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New analysis suggests that even with rebates, the new Alzheimer’s therapy could have implications for Medicaid drug spending.
Even though Medicaid enrollees account for a small share of people with Alzheimer’s disease, coverage for Aduhelm (aducanumab-avwa) could have to have a large aggregate impact on Medicaid drug spending, according to recent analysis from Kaiser Family Foundation.
Based on analysis of Medicaid drug utilization data, KFF researchers estimate that about 67,000 Medicaid beneficiaries used current drugs for Alzheimer’s. If 25% of these beneficiaries switched to Aduhelm, the total net cost after rebates would be about $720 million per year. The states’ share of spending would be $230 million, and the federal share would be $490 million.
If 75% of these beneficiaries switched to Aduhelm, the total net cost would be more than $2 billion per year. States’ share of spending would be $695 million, and the federal share would be $1.47 billion.
Because of the way the drug rebate program is structured, Medicaid must cover nearly all approved drugs. Applying the 23.1% base rebate for brand drugs to Aduhelm, KFF officials estimate the yearly net price would be about $43,000, instead of the list price of $56,000 set by Biogen. The state Medicaid program and the federal government would share in this rebate.
Additionally, KFF officials point out Medicaid will likely have some responsibility for 12 million enrollees who are dual-eligible. Medicaid provides wrap-around services for many of these beneficiaries.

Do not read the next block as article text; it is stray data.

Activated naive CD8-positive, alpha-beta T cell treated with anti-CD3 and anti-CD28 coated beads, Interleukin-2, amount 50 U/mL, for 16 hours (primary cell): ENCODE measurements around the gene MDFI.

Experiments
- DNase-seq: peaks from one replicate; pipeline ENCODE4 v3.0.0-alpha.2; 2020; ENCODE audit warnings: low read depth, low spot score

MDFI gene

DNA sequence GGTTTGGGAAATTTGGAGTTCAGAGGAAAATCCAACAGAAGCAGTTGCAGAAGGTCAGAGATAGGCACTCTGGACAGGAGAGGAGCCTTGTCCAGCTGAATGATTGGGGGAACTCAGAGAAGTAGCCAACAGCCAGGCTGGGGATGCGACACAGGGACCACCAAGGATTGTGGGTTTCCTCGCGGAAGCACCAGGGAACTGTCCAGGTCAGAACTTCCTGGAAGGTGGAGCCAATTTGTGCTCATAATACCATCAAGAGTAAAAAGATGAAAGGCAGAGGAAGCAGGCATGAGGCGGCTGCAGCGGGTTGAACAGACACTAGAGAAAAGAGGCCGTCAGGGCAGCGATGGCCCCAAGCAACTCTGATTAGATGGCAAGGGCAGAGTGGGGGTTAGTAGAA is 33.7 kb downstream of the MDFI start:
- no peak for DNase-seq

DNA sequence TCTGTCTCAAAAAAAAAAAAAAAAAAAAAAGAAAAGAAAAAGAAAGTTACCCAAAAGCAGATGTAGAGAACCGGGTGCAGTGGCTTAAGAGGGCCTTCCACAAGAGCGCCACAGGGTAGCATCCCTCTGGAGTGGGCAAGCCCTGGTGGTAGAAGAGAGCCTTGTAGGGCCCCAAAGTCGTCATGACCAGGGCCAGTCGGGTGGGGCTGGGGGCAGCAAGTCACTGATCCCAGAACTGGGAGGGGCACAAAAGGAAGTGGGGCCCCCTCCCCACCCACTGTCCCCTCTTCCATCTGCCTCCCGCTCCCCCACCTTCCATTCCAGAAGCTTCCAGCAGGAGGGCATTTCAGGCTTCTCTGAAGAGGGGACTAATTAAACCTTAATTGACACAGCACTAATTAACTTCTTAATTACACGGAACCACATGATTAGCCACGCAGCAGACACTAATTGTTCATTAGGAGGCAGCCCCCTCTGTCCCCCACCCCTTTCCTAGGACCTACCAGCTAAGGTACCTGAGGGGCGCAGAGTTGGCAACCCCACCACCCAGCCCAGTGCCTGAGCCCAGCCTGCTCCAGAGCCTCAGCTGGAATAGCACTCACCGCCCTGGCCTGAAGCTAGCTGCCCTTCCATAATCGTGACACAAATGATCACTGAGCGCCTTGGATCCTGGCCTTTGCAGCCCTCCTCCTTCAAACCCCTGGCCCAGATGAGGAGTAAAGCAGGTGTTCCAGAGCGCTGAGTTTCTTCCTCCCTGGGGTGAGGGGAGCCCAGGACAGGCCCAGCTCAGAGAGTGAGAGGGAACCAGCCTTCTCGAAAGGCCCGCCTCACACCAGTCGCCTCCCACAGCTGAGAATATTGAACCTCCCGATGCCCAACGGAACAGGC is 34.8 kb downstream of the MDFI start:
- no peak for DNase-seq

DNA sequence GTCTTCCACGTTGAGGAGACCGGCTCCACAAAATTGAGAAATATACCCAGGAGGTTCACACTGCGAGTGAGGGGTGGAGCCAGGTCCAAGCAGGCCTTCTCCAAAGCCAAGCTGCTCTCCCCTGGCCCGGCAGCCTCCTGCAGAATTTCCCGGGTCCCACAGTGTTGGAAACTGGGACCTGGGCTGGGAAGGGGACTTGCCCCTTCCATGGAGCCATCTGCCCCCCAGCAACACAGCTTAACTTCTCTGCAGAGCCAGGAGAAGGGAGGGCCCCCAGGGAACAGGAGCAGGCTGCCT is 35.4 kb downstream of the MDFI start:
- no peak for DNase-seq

At the end of June, the Institute for Clinical and Economic Review (ICER) updated its analysis for the drug, stating the price range needed to reach standard cost-effectiveness thresholds is between $3,000 and $8,400 a year, compared with the annual price of $56,000 set by Biogen.
The Centers for Medicare & Medicaid Services (CMS) has begun of review to determine whether Medicare will have a nation policy for Aduhelm, which received FDA approval on June 7. Coverage for Aduhelm could lead to higher premiums for all 56 million Medicare Part B enrollees in traditional Medicare and Medicare Advantage, according to a separate analysis by KFF. As an infusion product, it would be covered under Medicare Part B.
Additionally, several Blues plans have announced they won’t cover the new therapy.